USC Leads Countywide Demographic Homeless Survey for First Time
Tammie Johnson sits a stone’s throw from Los Angeles International Airport, where thousands zip around the world every day. But swiveling on a chair next to her tent, she doesn’t feel like she’s going anywhere.
“I don’t know how long I can last out here,” she said.
Before Johnson, 54, was homeless, she said, she had a place in Hermosa Beach and a good job at Northrup Grumman. “I’ve had new cars — I’ve had it all,” she said. “But those things came to an end.”
After her sister was killed in a drive-by shooting back home in Ohio about 20 years ago, she said, her days became consumed with hard partying. “I was doing everything I could to feel numb,” she said.
Her full-time job became a string of part-time gigs. She lost her apartment and slept at the homes of different friends. She ended up relying on boyfriends and when her last boyfriend ended up on the street, she did, too. Now she’s alone, living in Manchester Square for over a year. There used to be apartments here, but the airport, which owns the land, razed them to make way for future development. Today the sidewalks are covered with encampments.
On a recent weekday, Johnson was one of thousands of homeless people approached by USC social workers for a demographic survey.
The survey is in partnership with the Los Angeles Homeless Services Authority (LAHSA), a joint county-city agency, which will use the data — along with its homeless count — to aid in policy decisions. It will be completed in the coming weeks and the findings likely will be ready in the spring.
It’s a complex task: The county is the most populous in the country and extends from the port to Malibu to the high desert areas of Palmdale and Lancaster. The project requires hitting the streets, since 75 percent of L.A.’s roughly 47,000 homeless population is without shelter.
This is the first time USC has partnered with LAHSA on the project.
“The knowledge USC has about L.A. County makes a great deal of difference,” said Sarah Mahin, director of policy and planning at LAHSA.
USC will be doing the methodology, the survey and statistical analysis, a different approach from years past when LAHSA divvied up the work among multiple organizations. USC hired about 30 surveyors — some USC graduates, some USC doctoral and Master’s of Social Work students — to do the legwork.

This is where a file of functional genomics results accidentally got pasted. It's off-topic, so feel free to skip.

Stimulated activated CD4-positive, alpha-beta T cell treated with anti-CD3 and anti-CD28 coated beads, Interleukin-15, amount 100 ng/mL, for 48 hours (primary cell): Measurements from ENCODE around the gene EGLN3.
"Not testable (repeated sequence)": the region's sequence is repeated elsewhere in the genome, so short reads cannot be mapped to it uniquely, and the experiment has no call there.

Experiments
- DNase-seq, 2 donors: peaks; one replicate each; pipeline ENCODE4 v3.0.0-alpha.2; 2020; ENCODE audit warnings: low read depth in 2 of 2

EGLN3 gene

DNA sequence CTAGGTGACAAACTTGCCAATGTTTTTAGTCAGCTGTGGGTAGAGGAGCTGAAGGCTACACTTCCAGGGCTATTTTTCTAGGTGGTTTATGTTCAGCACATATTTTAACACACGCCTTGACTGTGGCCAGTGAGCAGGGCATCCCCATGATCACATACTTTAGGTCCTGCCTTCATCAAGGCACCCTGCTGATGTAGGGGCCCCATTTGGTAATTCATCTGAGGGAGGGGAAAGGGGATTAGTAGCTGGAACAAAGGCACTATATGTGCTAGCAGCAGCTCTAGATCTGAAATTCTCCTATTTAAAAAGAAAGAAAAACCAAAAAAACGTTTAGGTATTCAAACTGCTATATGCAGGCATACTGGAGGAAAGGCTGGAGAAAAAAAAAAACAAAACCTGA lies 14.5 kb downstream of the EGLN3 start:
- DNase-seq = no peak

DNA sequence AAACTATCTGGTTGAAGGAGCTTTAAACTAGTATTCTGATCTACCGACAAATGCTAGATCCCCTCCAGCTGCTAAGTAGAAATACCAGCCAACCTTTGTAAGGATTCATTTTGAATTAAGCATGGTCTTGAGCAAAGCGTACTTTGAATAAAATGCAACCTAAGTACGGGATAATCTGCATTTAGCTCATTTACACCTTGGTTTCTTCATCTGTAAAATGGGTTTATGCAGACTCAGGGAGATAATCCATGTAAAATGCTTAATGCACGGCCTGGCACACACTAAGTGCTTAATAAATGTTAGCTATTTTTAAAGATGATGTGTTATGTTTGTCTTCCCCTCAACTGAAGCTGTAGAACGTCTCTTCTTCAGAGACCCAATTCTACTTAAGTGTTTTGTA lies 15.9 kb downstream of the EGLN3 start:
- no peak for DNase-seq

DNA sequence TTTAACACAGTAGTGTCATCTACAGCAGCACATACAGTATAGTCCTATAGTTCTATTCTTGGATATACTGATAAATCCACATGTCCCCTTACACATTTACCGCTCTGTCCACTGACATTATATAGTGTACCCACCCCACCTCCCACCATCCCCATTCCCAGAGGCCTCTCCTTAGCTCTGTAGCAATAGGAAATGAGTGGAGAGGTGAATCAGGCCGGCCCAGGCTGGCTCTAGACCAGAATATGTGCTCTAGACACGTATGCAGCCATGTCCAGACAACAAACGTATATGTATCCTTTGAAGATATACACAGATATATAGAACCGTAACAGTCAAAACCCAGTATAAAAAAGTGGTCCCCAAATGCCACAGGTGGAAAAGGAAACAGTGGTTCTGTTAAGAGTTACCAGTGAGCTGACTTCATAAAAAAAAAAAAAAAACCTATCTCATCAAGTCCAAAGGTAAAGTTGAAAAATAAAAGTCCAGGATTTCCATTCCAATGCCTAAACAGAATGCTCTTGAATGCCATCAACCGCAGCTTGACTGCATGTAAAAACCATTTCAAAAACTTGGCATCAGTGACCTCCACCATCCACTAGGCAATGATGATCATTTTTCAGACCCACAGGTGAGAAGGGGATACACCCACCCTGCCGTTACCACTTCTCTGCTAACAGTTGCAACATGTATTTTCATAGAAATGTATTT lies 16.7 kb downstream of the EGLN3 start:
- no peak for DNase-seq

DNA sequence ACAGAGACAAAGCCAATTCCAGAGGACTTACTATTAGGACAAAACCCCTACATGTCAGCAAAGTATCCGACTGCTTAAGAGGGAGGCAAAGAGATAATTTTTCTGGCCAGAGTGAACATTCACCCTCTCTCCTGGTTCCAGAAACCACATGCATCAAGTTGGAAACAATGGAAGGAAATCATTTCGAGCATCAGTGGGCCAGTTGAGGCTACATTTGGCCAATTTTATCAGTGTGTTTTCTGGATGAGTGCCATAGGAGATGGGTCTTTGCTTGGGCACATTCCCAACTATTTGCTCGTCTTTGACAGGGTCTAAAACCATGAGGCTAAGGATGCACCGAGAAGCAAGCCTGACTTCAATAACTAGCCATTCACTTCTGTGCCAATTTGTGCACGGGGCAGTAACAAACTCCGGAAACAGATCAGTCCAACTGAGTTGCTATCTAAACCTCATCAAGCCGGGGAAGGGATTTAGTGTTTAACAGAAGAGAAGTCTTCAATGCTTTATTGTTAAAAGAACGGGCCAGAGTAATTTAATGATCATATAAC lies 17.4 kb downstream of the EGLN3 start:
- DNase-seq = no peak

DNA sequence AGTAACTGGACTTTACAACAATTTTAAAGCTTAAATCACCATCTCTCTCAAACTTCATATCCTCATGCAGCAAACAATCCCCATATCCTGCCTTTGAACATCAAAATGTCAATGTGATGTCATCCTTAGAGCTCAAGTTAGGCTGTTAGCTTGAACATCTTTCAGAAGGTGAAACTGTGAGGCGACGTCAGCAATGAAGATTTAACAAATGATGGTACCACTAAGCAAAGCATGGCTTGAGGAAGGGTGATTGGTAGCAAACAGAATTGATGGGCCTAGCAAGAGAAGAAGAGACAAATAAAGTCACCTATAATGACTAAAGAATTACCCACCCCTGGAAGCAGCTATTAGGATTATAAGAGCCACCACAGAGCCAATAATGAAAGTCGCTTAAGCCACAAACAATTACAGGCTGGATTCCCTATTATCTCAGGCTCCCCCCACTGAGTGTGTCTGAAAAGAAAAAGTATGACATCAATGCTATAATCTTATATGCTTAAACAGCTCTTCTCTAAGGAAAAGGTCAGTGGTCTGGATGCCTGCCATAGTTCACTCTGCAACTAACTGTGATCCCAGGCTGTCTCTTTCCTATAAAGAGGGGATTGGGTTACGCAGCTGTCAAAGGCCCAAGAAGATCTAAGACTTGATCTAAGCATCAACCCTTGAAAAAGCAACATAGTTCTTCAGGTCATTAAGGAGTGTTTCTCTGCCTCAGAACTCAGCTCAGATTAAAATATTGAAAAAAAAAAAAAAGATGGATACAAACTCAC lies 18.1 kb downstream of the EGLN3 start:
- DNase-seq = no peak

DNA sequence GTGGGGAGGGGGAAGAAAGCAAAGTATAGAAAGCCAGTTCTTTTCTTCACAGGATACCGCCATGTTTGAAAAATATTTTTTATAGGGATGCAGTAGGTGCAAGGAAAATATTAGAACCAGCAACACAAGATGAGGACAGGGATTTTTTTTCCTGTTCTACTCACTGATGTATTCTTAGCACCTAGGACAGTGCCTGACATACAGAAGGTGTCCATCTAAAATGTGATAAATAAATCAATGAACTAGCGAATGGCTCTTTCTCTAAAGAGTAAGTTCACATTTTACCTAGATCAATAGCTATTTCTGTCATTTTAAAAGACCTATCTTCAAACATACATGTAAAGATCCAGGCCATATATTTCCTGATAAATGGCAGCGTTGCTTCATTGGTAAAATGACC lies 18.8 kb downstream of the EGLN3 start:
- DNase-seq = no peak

USC’s survey aimed to ask deeper questions of the homeless, inquiring about everything from their health, disabilities and how long they’ve been homeless to any history of domestic violence and whether they are a veteran. The university also partnered with service providers to reach harder-to-find populations such as youth, families and women.
A complex issue
Faculty members will also use the data to publish reports with recommendations.
“The issue of addressing homelessness is incredibly complex,” said Associate Professor Karen Lincoln of the USC Suzanne Dworak-Peck School of Social Work, who is leading the survey. “There’s not a simple solution. It will require multiple areas of expertise on how to address mental health needs, substance abuse needs, housing needs, health needs … From a policy perspective, we really need to be multidisciplinary.”
Lincoln is particularly interested in people like Johnson, who are nearing or past retirement age, because they’re under-researched and have different needs. She’ll be publishing a report on homeless older adults.
“We’ve never really examined age as a factor in the homeless population,” Lincoln said. “It’s a really new territory.”
When asked where government money needs to go, Johnson doesn’t hesitate.
“It’s housing — period,” she said. Although she’d love permanent housing, she’s not interested in temporary housing offered to her, like shelters. She finds them dirty. She’d rather live on the streets.
More than half the people in her encampment on a recent afternoon felt the same way.
“Offering someone his or her own apartment has been revolutionary to date, but if we are offering people apartments in places where they don’t want to live or under conditions that are not tolerable to them, they may decide to say no,” said USC Social Work Assistant Professor Ben Henwood, also the co-author of the book Housing First. “From my standpoint, the trick is figuring out how to allow for personalized care and maximize self-determination while bringing to scale enough options that make that possible.”
Right now, it can take a couple years for someone to get to the top of the waiting list for permanent housing. Recent legislation aims to change that.
Proposition HHH, a $1.2 million bond measure approved by city of Los Angeles voters in 2016, will go to building more permanent housing. Measure H, another measure before county voters March 7, would assist that program along with creating more resources, such as job counseling and substance abuse treatment.
But that’s thinking ahead, something Johnson doesn’t do.
“I’m always constantly thinking day to day, instead of long-term,” Johnson said. “That’s what it is, it’s about surviving.”
Soon Johnson will have to find a new home. The airport is developing the land and police are letting them know they have to relocate.
She didn’t have a plan.
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